21st-Century Electronics Craftsman: Meet Saar Drimer

Saar Drimer (PhD, Cambridge) runs Boldport, a London-based hardware and prototyping consultancy that specializes in circuit boards. Wisse Hettinga recently met with Drimer to discuss PCB design, electronics craftsmanship, and his various engineering projects.

Saar Drimer, electronics craftman

Saar Drimer, electronics craftman

Hettinga writes:

The Art of Electronics is a book that’s well-known by many electronic engineers all over the world. Written by Horowitz and Hill, the first edition was published in 1980 and recently, in 2015, a third edition was released. Over the past 35 years, the book has been an inspiration and resource for many engineers eager to learn about the art of designing with electronics. But there is also a real art of electronics. To discover what that is, I traveled to London to meet up with Saar Drimer. His workplace was in one of the characteristic arches underneath London Bridge Station. With the constant rumble of the trains arriving and pulling out of the station in the background, he showed me some of his work.

SOMETHING COMPLETELY DIFFERENT
Drimer’s designs are completely different from what we usually see on PCBs. Where most of our designs end up as small rectangles with only a few holes for the assembly screws, his boards take different shapes. Some are swirly, sometimes animal-like. At other times, he integrates components right into the board in special holes, as you can see in his Tiny Engineer Superhero Emergency Kit. Often there is no straight copper line to be found; they go all over the place and are a vital part of the total design.

Emergency kit

The Tiny Engineer Superhero Emergency kit

A PCB designed by Drimer asks for exposure and can be interesting for art’s sake only, but also for marketing purposes where drawing attention and presenting a surprise is required. One of his designs even features in the women’s magazine Marie Claire!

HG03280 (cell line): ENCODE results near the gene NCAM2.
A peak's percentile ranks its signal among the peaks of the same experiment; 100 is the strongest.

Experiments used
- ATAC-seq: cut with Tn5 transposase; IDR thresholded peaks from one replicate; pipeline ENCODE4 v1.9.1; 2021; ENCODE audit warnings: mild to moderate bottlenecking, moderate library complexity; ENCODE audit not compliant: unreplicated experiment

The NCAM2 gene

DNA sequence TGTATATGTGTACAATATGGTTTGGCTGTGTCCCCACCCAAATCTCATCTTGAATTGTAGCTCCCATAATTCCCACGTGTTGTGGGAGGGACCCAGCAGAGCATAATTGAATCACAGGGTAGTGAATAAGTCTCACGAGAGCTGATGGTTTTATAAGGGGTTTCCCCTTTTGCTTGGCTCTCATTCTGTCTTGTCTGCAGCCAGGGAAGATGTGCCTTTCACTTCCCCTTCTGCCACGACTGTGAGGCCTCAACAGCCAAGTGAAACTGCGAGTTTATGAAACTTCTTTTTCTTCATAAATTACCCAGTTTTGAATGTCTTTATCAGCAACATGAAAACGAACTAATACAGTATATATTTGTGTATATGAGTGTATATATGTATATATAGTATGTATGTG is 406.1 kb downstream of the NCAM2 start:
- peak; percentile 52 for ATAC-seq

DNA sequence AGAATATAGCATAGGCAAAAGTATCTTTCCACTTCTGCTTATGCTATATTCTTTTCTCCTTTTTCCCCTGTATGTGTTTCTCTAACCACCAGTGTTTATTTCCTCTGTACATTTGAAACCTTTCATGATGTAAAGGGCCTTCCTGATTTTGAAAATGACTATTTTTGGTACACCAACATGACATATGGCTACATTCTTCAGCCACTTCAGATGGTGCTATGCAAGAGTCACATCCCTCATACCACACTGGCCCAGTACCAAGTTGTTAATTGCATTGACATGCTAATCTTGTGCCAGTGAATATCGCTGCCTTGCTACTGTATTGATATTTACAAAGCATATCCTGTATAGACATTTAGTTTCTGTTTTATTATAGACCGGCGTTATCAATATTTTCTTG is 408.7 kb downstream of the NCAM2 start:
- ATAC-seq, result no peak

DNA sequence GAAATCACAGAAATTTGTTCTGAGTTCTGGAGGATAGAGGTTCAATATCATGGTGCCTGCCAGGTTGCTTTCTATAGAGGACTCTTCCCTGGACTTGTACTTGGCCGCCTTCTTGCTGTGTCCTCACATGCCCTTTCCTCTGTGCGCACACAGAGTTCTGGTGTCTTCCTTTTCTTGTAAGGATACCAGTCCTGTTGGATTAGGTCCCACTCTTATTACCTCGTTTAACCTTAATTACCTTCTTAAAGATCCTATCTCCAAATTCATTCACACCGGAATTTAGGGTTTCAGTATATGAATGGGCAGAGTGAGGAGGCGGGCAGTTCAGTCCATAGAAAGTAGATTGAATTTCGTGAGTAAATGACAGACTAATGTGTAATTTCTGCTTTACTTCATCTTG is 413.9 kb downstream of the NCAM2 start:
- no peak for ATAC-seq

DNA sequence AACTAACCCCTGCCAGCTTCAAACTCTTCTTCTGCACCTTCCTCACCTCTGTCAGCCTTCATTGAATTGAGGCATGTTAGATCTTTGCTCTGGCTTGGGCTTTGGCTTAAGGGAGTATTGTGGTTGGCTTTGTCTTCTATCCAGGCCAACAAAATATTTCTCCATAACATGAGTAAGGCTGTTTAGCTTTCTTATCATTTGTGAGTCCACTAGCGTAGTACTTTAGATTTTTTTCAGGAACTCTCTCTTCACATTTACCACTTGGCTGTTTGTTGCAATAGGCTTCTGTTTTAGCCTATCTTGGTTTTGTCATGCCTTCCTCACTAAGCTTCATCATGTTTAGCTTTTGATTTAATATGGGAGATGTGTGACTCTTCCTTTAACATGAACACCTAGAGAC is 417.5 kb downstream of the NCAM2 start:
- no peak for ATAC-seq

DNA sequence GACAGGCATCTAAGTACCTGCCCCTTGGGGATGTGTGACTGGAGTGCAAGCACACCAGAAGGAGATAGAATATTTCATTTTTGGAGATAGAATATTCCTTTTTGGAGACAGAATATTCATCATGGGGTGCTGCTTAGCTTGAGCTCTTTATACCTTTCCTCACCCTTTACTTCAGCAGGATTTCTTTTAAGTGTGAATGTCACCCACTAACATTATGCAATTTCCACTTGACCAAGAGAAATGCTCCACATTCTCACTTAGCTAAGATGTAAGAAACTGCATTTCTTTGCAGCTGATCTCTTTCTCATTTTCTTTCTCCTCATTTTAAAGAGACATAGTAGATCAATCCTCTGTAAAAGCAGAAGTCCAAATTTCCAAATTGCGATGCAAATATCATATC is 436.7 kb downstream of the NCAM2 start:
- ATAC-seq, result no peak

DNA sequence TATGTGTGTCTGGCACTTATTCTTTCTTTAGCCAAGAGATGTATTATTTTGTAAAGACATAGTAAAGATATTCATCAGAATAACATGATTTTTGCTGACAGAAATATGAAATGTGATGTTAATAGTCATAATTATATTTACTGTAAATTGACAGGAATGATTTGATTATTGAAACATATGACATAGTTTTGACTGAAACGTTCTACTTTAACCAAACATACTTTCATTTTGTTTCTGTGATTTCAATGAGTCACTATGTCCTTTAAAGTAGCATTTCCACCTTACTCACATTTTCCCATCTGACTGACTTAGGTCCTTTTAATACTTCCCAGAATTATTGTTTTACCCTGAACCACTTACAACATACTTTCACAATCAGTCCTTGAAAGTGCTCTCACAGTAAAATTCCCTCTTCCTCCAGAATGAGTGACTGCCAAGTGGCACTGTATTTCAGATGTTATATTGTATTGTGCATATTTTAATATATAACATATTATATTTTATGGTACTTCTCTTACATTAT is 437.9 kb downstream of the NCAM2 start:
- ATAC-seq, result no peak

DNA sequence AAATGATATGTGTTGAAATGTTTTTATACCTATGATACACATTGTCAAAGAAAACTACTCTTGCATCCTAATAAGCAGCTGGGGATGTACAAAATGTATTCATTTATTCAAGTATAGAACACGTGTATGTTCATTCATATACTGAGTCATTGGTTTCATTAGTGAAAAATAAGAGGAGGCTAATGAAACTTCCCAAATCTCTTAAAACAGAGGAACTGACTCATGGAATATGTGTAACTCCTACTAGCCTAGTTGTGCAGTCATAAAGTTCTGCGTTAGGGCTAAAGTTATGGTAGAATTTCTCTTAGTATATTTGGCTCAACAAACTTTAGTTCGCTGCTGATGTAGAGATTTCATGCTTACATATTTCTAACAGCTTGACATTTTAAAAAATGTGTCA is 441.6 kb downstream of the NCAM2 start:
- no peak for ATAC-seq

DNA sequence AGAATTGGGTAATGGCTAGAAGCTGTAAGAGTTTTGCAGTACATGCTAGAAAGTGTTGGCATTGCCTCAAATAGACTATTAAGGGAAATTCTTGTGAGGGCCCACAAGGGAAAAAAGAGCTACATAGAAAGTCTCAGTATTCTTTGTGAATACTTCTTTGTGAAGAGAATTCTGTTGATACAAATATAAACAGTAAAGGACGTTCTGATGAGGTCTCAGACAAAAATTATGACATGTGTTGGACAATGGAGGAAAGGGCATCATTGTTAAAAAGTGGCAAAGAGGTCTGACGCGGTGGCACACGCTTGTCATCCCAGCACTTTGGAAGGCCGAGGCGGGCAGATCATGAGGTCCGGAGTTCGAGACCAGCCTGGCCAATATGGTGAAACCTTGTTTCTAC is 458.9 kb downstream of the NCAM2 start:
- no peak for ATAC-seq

DESIGNING THE OTHER WAY AROUND
Where many of us try to put all the PCB and wiring in a (mostly) gray box and leave it out of sight, Drimer is doing exactly the opposite: he is trying to expose it. His end product is the PCB and that is where his art comes into the picture—in many exciting formats. In many ways, Saar is an engineer like many of us. He is extremely knowledgeable about electronics and designing. But when it comes to the latter, he is using unorthodox methods. Where we start with the schematics, Drimer starts with the form and shape of the final PCB—basically, he designs the other way around!

Working and designing in the opposite direction is not easy with existing PCB CAD programs like Eagle or Altium. They all start with a schematic and are using component libraries routing the final layout in the most effective or smallest footprint PCB. Their rigid, straightforward approach is excellent when designing for just another rectangle PCB. But if you want new and creative designs, you need to think of a different way of working and using other tools. If you want to change the way of thinking and designing, you need to be able to use free forms and the routing cannot be left to the CAD program. And that is exactly what Drimer is doing.